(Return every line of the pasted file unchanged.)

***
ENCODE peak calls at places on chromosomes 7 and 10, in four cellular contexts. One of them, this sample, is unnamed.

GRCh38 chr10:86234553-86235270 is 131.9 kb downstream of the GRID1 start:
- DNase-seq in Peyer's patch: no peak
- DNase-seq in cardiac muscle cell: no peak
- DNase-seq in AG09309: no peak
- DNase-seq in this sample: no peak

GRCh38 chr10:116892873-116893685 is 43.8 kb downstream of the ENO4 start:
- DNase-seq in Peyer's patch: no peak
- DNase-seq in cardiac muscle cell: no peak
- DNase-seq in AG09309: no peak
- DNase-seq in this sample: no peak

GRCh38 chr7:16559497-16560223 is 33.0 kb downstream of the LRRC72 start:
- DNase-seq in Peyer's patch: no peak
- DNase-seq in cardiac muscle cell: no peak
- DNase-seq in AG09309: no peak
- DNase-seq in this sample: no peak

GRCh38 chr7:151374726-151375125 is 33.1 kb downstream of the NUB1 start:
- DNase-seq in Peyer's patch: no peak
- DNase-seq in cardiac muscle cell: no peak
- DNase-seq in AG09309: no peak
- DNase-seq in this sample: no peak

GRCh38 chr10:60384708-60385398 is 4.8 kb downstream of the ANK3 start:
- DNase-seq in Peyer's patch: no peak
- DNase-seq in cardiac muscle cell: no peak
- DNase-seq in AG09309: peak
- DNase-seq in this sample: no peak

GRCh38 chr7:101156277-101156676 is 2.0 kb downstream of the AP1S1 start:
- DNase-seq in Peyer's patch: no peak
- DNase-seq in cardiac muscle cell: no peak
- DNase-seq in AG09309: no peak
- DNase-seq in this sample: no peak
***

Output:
ENCODE peak calls at places on chromosomes 7 and 10, in four cellular contexts. One of them, this sample, is unnamed.

GRCh38 chr10:86234553-86235270 is 131.9 kb downstream of the GRID1 start:
- DNase-seq in Peyer's patch: no peak
- DNase-seq in cardiac muscle cell: no peak
- DNase-seq in AG09309: no peak
- DNase-seq in this sample: no peak

GRCh38 chr10:116892873-116893685 is 43.8 kb downstream of the ENO4 start:
- DNase-seq in Peyer's patch: no peak
- DNase-seq in cardiac muscle cell: no peak
- DNase-seq in AG09309: no peak
- DNase-seq in this sample: no peak

GRCh38 chr7:16559497-16560223 is 33.0 kb downstream of the LRRC72 start:
- DNase-seq in Peyer's patch: no peak
- DNase-seq in cardiac muscle cell: no peak
- DNase-seq in AG09309: no peak
- DNase-seq in this sample: no peak

GRCh38 chr7:151374726-151375125 is 33.1 kb downstream of the NUB1 start:
- DNase-seq in Peyer's patch: no peak
- DNase-seq in cardiac muscle cell: no peak
- DNase-seq in AG09309: no peak
- DNase-seq in this sample: no peak

GRCh38 chr10:60384708-60385398 is 4.8 kb downstream of the ANK3 start:
- DNase-seq in Peyer's patch: no peak
- DNase-seq in cardiac muscle cell: no peak
- DNase-seq in AG09309: peak
- DNase-seq in this sample: no peak

GRCh38 chr7:101156277-101156676 is 2.0 kb downstream of the AP1S1 start:
- DNase-seq in Peyer's patch: no peak
- DNase-seq in cardiac muscle cell: no peak
- DNase-seq in AG09309: no peak
- DNase-seq in this sample: no peak